The Quantum Art Meetup Met…

Now its time to launch some rockets and simulate nuclear propulsion!

Micah Tinklepaugh
4 min readMar 18, 2023
“Short Gas Core Rocket” (https://skfb.ly/6YOM6) by dogmaticpyrrhonist is licensed under Creative Commons Attribution (http://creativecommons.org/licenses/by/4.0/).

First, there is this author named Tim Denning who I think is always encouraging writers to use their true voice. I got the impression he just pounds out words and publishes. And today he sent out an article about putting out energy to create one’s own energy.

So without thinking much, I’m gonna try a bit of his method.

Second, a big thank you to the Association of Computing Machinery and Andrew Conklin for sponsoring out meet. As you know I’ve been researching open source software tools from NASA and toying with the idea of using quantum computing to simulate nuclear propulsion and deep space missions.

This month we had the first successful Quantum Art meetup.

It was a small success! On the table you can see the Estes rockets for the rocket launch this Sunday.

Now the focus of going to a rocket launch is just to go through the basics of rocketry to acclimate myself so I can get to nuclear propulsion. So instead of getting really good at model rockets, I’ll ask veterans with years of experience to share their wisdom. And I’ll also take comfort that they have insurance for the event and FAA permission to launch to 5000 feet.

Here I’m showing my first Estes Rocket that I’ve built and a 3D printed rocket someone gave me. The rock is unenriched Uranium Ore. The drone is to capture the liftoff, if the experts give me the ok.

So what is next? Well, I said I’d publish Quantum Art methods to the association of computing machinery. So I’ll write a title for my paper due in 12 months something like,” How to use visualized quantum computing for deep space missions planning in tandem with NASA’s open source software”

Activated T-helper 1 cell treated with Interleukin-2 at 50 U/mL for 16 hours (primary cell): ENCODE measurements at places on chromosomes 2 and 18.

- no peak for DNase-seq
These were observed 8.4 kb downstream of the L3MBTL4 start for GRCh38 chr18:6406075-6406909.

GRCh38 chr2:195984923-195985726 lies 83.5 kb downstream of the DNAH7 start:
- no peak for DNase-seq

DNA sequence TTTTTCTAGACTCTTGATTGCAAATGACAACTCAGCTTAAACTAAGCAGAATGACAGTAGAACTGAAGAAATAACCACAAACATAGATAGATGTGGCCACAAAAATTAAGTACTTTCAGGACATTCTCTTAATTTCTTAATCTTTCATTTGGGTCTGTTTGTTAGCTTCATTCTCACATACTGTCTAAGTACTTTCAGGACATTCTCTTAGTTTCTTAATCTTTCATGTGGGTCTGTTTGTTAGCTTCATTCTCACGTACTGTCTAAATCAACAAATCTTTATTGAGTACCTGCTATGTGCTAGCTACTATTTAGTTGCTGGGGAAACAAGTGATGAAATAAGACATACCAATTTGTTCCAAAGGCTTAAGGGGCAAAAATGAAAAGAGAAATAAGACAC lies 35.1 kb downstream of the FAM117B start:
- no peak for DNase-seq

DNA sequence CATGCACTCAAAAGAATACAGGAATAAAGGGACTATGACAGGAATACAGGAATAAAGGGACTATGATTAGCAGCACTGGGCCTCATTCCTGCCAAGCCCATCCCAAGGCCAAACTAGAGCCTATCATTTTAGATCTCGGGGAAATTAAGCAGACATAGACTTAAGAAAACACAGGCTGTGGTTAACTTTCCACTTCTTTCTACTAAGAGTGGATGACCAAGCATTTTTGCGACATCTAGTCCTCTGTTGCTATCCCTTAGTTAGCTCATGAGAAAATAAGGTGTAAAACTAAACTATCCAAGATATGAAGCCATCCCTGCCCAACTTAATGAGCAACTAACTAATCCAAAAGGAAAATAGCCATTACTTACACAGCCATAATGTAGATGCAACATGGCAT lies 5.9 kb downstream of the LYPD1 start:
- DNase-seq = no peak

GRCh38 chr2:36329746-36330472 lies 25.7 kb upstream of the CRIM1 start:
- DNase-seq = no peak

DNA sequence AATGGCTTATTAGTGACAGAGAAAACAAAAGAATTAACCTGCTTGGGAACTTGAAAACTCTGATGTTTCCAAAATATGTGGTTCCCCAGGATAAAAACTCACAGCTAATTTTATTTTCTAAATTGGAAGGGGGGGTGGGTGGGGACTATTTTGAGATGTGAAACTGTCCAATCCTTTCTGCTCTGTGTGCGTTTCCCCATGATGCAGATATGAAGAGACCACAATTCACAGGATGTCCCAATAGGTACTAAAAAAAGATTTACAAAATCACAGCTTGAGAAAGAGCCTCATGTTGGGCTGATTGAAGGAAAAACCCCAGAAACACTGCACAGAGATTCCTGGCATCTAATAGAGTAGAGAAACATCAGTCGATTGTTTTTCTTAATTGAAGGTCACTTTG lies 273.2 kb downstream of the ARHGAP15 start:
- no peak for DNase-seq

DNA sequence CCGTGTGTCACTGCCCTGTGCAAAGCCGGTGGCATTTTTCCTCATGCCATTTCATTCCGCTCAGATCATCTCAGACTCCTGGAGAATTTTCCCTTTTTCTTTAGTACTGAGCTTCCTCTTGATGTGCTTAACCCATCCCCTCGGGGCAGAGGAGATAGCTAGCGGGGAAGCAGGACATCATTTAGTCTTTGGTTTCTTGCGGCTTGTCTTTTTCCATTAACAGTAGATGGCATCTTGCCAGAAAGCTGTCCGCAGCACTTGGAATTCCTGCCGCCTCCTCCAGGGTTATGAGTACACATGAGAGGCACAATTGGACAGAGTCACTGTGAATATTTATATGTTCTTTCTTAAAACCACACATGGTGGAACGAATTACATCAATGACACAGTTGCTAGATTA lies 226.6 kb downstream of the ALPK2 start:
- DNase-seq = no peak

Heck, I’ll even put in a plan to apply for a NASA grant. Technically I have done this so it isn’t my first rodeo. Also, I have submitted a research topic to a nuclear organization so this is not out of the realm of possibility.

Before I get started on all that — let’s do a fun Chat GPT search to see what research exists on using Quantum Computing to Simulate Deep Space Mission including Nuclear Propulsion. Some results:

  • “As of my knowledge cutoff in September 2021, there isn’t any specific research available on using quantum computing to simulate nuclear propulsion in cislunar space and beyond.”
  • “Quantum computing has been investigated for optimizing space mission trajectories, including travel to the Moon, Mars, and other celestial bodies. For example, researchers have explored using quantum computing to solve the traveling salesman problem in the context of space exploration.”

Ok, so the area hasn’t exactly been researched a lot. That is good. Smarter people have yet to catch on to me! Or saner people who prefer not to use their Friday nights writing for free. This article is free because Tim Denning suggested alternating paid vs non paid in publishing online strategy.

I’ve got some next steps but I just wanted to try this whole off-the-cuff thing on for size. Tim was right. It did give me energy. Maybe there is such thing as free lunch? My physics professor always suggested the opposite. But he also owned a boat. Boats are a lot of work. So what did he know? ;).

Sidebar: If you have a PhD or are just more knowledgeable than me I’m definitely open to being corrected and learning from your expertise. If something seems off — say something! If you are with the Department of Defense and are wondering why I have Uranium — please come knock on my door. I’d like to ask you for a job!

Now if any of you are wondering if I did reach out to the Washington DC Quantum Meetup as I said I would — I did! They had a dynamic circuits presentation that made me realize how very little I know about anything. I sent their leader a message but as you can imagine his attention is in high demand. So I will continue building this momentum and one day I will hear back.

In the mean time — you might enjoy this read! (Don’t do this at home, I’m not. That what computers are for! We can simulate it people!

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Micah Tinklepaugh

I design products for people and systems. I also like to swim, bike, and run.